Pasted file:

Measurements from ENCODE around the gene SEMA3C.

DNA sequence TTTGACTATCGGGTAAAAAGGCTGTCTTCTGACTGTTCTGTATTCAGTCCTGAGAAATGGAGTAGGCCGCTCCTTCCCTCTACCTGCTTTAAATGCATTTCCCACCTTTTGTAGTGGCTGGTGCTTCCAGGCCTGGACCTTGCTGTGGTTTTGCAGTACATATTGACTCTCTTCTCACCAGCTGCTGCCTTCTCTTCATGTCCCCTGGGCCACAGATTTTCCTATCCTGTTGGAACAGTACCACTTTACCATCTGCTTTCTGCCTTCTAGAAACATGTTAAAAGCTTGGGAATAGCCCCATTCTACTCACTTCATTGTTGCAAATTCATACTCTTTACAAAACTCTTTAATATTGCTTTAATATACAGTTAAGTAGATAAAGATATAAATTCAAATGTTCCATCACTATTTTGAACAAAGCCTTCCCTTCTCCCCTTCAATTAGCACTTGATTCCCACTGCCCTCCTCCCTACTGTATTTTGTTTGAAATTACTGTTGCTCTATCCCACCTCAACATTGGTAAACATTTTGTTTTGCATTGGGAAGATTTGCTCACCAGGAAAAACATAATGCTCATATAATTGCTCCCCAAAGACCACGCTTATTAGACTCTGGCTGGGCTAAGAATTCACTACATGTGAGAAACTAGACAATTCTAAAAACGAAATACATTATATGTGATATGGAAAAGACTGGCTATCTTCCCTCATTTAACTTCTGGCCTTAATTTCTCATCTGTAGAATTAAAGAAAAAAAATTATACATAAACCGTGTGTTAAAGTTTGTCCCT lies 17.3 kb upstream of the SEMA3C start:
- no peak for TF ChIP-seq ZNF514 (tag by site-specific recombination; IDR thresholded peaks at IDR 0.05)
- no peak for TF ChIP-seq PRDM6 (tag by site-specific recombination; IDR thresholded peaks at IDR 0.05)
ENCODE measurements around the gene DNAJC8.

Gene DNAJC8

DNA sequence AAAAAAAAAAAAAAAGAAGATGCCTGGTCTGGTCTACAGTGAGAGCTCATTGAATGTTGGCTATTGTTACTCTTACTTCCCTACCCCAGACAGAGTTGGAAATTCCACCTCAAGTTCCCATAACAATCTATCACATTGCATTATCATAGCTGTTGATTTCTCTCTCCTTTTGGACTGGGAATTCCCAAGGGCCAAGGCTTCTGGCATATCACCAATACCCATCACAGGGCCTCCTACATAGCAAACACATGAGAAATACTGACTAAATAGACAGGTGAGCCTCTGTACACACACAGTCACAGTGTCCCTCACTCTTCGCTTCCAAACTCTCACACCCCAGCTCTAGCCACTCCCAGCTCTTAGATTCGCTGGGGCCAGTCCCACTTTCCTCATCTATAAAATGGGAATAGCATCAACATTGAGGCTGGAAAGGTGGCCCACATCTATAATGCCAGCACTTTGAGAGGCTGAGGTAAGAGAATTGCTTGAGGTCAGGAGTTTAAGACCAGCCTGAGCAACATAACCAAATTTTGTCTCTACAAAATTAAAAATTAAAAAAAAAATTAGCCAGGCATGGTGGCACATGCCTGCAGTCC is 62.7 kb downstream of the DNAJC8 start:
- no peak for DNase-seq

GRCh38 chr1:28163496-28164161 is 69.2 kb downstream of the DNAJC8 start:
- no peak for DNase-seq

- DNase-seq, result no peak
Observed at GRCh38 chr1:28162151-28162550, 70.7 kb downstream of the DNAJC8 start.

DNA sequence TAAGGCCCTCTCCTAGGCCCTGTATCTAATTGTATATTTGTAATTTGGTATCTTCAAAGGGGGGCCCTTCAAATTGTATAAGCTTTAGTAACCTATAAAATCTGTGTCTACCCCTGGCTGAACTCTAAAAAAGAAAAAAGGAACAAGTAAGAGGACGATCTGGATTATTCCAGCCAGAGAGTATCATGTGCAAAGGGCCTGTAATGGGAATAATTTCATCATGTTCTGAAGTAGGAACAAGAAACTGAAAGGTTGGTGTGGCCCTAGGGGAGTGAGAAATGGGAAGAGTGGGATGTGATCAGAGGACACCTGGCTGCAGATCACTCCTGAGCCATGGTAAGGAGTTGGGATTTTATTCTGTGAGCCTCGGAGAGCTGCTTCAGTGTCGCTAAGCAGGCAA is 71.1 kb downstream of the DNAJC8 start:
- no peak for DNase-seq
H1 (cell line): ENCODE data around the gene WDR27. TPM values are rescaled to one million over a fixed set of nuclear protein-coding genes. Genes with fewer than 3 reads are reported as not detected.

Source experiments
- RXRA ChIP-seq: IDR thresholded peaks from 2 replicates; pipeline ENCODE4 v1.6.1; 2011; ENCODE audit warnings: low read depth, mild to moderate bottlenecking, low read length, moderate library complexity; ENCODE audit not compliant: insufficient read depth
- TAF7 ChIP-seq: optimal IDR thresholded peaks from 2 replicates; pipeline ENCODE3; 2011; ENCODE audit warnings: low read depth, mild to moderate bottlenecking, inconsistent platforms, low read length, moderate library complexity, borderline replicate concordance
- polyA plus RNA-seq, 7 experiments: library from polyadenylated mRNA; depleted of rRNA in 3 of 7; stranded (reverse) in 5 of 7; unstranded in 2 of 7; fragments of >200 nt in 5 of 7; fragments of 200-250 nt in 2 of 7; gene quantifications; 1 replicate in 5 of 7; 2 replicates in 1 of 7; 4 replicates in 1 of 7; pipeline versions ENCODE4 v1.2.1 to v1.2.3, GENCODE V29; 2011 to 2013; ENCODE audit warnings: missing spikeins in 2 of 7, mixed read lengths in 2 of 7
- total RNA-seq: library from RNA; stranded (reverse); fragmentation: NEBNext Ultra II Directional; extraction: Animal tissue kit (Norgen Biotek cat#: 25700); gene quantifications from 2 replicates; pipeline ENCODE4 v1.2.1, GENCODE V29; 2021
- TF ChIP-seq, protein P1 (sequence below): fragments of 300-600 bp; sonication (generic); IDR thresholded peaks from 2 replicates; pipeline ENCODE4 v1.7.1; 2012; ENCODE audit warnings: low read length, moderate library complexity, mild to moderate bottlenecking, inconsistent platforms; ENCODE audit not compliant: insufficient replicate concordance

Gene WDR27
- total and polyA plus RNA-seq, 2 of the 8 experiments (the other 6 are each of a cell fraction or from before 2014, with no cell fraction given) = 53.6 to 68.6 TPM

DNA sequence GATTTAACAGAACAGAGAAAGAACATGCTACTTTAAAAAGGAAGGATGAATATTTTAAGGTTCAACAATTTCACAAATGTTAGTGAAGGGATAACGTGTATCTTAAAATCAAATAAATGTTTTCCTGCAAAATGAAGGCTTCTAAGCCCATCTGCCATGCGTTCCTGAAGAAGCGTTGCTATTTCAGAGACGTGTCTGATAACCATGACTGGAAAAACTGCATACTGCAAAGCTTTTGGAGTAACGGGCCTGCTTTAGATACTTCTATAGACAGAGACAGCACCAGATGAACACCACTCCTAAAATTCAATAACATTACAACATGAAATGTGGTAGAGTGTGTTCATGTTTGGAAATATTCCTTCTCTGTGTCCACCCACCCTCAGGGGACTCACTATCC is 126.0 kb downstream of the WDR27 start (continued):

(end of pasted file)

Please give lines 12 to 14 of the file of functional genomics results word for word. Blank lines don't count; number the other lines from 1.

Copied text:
Observed at GRCh38 chr1:28162151-28162550, 70.7 kb downstream of the DNAJC8 start.

DNA sequence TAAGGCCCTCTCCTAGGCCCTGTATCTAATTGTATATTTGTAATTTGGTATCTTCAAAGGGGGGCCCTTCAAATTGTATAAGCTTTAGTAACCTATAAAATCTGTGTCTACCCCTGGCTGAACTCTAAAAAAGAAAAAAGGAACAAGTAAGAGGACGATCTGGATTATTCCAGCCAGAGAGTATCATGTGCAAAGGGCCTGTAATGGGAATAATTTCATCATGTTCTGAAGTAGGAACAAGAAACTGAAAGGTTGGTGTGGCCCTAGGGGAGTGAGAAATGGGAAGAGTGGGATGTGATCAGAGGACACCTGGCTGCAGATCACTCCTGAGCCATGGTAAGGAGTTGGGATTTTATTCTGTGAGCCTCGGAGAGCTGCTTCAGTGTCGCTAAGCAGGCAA is 71.1 kb downstream of the DNAJC8 start:
- no peak for DNase-seq